All IRC server's certificates on ports
9999/tcp are exclusively signed by the Hackint IRC Network Intermediate CA G1. The „Hackint IRC Network Intermediate CA G1“ in turn is signed by the Hackint IRC Network Root CA, which is the only CA you should trust when connecting to the hackint irc network.
A common certificate chain will look like this, where
0 is the IRC Server, signed by the
intermediate CA, and
1 is the intermediate CA signed by the Root CA.
Certificate chain 0 s:/C=US/O=Hackint IRC Network/CN=morgan.hackint.org i:/O=Hackint IRC Network/OU=http://www.hackint.org/CN=Hackint IRC Network Intermediate CA G1/emailAddressemail@example.com 1 s:/O=Hackint IRC Network/OU=http://www.hackint.org/CN=Hackint IRC Network Intermediate CA G1/emailAddressfirstname.lastname@example.org i:/O=Hackint IRC Network/OU=http://www.hackint.org/CN=Hackint IRC Network Root CA/emailAddressemail@example.com
- all certificates are using at least 4096bit RSA keys
- all certificates are signed using at least SHA256 message digest
- all server certificates support both CRL and OCSP
- OCSP Stapling and Client Support for it
Before importing our CA you should verify your trust in it. Only then you can properly verify a servers identity and therefore ensure you will not be victim to a MITM-Attack.
There are, as always, several grades of verification and you should decide, depending on your attacker model, which you want and/or need. Unfortunately, bootstrapping trust can be quite tricky.
Verify the serial SHA256 fingerprint given on this website against the certificate you downloaded.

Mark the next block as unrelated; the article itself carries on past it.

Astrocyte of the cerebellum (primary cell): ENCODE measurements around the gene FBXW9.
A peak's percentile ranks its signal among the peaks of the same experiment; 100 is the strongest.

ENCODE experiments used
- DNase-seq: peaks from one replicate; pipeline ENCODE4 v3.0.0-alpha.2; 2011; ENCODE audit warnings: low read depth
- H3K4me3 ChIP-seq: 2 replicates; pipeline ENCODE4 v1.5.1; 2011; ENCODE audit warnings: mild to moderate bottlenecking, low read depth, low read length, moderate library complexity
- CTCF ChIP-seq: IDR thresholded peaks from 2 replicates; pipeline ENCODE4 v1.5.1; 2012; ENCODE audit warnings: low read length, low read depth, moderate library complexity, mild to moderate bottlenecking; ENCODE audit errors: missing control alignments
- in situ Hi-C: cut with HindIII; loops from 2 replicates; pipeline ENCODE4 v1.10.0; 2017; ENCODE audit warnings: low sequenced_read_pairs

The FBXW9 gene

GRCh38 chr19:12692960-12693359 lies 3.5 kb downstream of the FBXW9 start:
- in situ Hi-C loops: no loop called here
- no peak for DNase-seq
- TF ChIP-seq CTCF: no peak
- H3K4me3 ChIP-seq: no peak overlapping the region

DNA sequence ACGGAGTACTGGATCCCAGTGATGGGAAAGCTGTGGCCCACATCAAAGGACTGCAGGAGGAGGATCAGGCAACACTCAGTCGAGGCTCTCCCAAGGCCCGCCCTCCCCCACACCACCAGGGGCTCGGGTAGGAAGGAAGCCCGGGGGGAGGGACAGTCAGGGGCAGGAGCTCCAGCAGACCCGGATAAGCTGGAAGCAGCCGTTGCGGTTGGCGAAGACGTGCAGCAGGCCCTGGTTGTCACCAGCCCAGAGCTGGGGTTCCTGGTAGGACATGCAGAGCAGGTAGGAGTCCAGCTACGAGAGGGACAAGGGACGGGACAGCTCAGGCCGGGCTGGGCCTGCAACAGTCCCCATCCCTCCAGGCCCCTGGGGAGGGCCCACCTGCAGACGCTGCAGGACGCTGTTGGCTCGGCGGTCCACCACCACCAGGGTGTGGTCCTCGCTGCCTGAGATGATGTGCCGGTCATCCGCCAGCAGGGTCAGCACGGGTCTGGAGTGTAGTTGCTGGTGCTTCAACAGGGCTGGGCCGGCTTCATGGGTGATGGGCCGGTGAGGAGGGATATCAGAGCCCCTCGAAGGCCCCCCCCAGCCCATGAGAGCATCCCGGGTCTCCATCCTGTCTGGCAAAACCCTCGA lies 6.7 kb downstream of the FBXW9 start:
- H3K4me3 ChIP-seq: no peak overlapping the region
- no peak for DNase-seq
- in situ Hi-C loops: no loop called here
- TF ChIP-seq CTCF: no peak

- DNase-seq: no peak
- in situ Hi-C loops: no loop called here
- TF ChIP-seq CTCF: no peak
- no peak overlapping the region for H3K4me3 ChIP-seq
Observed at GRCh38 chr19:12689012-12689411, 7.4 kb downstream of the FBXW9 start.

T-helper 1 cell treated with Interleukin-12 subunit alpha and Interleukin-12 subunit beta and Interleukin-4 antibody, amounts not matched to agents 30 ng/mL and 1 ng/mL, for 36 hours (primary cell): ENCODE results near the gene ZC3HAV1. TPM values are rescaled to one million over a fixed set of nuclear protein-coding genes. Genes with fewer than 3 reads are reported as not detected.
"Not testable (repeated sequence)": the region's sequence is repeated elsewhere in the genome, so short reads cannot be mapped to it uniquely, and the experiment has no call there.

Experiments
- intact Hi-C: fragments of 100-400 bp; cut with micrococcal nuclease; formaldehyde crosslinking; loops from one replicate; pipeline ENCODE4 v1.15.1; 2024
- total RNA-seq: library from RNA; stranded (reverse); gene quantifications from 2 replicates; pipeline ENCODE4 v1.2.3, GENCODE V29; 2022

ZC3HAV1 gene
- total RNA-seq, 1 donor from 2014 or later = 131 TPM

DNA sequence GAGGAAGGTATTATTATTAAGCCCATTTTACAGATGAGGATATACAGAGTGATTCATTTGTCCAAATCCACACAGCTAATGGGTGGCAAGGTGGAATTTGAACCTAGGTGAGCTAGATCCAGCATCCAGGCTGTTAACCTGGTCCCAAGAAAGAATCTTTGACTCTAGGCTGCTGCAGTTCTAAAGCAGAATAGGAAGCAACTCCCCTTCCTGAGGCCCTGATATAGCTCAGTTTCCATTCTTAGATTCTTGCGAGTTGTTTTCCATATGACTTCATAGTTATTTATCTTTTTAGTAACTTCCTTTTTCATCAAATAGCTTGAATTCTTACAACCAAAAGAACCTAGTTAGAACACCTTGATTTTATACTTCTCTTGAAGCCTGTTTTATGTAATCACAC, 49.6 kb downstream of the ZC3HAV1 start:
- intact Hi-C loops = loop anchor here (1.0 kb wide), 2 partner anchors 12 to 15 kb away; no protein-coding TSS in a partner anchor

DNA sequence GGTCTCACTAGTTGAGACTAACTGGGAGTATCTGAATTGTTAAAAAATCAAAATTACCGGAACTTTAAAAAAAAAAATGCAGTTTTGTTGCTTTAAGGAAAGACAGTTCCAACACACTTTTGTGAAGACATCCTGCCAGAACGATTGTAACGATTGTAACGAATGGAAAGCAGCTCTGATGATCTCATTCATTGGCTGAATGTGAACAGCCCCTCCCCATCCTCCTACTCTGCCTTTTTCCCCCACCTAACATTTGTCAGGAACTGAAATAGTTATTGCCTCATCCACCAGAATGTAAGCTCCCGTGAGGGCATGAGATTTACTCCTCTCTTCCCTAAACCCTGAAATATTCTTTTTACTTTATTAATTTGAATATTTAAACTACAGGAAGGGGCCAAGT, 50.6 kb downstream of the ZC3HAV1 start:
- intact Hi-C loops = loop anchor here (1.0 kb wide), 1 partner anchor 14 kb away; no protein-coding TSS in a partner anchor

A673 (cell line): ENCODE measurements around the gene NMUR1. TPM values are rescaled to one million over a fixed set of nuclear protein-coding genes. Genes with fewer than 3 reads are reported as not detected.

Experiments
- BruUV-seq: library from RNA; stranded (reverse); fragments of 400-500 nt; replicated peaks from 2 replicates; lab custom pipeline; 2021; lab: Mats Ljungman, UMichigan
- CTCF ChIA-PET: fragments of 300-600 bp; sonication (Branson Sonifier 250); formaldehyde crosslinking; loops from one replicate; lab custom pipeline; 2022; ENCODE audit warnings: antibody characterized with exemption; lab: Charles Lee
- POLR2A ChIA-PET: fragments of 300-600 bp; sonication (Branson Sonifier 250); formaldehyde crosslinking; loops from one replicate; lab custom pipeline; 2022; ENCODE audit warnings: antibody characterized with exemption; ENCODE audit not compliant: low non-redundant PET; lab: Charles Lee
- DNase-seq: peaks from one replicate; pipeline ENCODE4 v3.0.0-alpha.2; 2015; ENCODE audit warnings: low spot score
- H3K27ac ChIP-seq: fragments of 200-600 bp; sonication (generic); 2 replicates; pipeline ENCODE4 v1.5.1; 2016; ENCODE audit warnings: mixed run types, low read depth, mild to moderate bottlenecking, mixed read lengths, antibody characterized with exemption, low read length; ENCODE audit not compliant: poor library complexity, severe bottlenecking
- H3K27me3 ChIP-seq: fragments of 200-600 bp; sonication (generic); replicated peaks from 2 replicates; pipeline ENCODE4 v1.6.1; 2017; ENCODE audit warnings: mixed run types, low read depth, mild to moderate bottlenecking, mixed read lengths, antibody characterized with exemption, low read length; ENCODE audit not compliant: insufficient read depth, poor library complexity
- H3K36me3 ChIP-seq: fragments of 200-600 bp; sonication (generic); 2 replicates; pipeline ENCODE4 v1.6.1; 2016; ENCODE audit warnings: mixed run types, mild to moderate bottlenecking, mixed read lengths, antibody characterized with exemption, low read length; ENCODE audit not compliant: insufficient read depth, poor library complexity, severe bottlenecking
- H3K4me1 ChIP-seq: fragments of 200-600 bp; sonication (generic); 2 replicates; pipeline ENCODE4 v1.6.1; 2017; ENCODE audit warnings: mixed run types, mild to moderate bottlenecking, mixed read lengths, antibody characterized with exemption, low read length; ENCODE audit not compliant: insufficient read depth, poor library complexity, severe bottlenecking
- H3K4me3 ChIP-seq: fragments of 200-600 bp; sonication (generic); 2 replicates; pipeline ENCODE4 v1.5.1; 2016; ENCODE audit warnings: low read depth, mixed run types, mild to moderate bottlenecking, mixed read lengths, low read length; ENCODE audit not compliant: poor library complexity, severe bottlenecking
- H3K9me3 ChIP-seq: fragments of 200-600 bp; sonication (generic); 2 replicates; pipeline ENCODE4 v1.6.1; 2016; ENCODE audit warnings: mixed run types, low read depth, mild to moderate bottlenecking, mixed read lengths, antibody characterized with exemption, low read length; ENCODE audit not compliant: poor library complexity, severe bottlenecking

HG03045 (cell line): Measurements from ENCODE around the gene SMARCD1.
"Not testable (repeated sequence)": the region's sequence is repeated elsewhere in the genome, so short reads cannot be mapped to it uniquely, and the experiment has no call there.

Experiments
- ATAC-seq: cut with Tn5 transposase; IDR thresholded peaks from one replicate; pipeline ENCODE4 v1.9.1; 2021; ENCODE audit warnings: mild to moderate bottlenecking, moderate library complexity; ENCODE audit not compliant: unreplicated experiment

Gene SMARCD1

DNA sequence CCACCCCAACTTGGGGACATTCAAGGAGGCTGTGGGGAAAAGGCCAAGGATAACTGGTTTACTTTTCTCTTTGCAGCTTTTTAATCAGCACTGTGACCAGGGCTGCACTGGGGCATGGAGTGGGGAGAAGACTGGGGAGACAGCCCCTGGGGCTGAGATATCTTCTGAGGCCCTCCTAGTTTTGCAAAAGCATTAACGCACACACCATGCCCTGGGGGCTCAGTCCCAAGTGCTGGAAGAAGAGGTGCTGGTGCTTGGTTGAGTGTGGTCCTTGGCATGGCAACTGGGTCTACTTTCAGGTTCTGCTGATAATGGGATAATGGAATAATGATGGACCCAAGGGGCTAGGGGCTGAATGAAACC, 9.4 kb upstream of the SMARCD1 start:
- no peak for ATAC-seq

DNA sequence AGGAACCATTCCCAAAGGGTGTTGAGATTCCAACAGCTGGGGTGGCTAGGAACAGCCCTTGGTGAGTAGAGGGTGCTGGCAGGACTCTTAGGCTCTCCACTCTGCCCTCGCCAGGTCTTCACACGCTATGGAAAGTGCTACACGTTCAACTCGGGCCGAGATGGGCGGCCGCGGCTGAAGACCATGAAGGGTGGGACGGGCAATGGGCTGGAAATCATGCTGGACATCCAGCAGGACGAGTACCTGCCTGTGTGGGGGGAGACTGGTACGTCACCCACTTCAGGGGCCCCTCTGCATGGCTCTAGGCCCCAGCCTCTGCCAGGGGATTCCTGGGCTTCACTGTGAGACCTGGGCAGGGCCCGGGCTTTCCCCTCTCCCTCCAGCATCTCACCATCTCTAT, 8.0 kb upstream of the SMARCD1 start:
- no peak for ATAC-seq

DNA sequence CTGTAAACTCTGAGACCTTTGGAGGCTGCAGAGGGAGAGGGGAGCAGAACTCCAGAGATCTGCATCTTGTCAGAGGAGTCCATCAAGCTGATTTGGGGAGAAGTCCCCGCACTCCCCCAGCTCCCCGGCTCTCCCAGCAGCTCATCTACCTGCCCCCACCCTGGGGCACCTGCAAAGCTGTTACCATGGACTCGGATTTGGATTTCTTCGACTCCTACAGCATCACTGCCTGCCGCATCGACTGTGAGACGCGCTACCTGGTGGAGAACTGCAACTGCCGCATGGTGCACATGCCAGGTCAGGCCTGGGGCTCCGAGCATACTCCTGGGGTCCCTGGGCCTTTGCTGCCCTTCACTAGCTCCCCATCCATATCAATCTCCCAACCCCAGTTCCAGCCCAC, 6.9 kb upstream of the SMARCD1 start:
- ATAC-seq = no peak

If however someone is able to compromise or imitate this website, they will also be able to change the fingerprint presented here.
Hackint IRC Network Root CA (Right click & save to disk)
To calculate the fingerprint of the certificate you downloaded, use:
openssl x509 -noout -fingerprint -sha256 -in rootca.crt
If it matches you should now import the certificate into the certificate truststore used by your IRC client.
The Hackint IRC Network Root CA certificate has been GPG signed by most of the irc server administrators. Hopefully, you know one of the admins or know someone who signed one of the admin's pgp keys.
You can get a combined signature file for checking all signatures at once, or use individual signatures:
To verify the authenticity of the Hackint IRC Network Root CA, download one or more signature file(s) and then use:
gpg --verify combined.asc rootca.crt
Depending on your GPG Truststore this might or might not get any usable results. If one or more signatures match, you should now import the certificate into your IRC clients certificate truststore.